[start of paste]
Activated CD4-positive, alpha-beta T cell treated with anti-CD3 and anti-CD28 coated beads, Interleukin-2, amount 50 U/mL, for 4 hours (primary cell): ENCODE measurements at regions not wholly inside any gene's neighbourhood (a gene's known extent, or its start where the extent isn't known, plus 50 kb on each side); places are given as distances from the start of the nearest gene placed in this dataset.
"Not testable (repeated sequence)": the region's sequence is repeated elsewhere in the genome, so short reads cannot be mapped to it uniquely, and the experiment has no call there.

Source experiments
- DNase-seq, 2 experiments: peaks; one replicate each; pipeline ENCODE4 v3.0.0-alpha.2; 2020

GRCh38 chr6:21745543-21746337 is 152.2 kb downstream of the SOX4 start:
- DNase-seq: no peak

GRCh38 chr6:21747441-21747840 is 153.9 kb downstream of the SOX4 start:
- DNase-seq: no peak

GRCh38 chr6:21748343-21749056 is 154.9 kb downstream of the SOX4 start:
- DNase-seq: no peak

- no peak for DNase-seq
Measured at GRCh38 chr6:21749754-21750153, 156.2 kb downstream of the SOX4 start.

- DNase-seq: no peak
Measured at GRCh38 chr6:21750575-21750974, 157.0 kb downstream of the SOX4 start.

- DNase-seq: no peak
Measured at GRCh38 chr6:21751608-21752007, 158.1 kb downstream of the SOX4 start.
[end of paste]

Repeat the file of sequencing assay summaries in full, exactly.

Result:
Activated CD4-positive, alpha-beta T cell treated with anti-CD3 and anti-CD28 coated beads, Interleukin-2, amount 50 U/mL, for 4 hours (primary cell): ENCODE measurements at regions not wholly inside any gene's neighbourhood (a gene's known extent, or its start where the extent isn't known, plus 50 kb on each side); places are given as distances from the start of the nearest gene placed in this dataset.
"Not testable (repeated sequence)": the region's sequence is repeated elsewhere in the genome, so short reads cannot be mapped to it uniquely, and the experiment has no call there.

Source experiments
- DNase-seq, 2 experiments: peaks; one replicate each; pipeline ENCODE4 v3.0.0-alpha.2; 2020

GRCh38 chr6:21745543-21746337 is 152.2 kb downstream of the SOX4 start:
- DNase-seq: no peak

GRCh38 chr6:21747441-21747840 is 153.9 kb downstream of the SOX4 start:
- DNase-seq: no peak

GRCh38 chr6:21748343-21749056 is 154.9 kb downstream of the SOX4 start:
- DNase-seq: no peak

- no peak for DNase-seq
Measured at GRCh38 chr6:21749754-21750153, 156.2 kb downstream of the SOX4 start.

- DNase-seq: no peak
Measured at GRCh38 chr6:21750575-21750974, 157.0 kb downstream of the SOX4 start.

- DNase-seq: no peak
Measured at GRCh38 chr6:21751608-21752007, 158.1 kb downstream of the SOX4 start.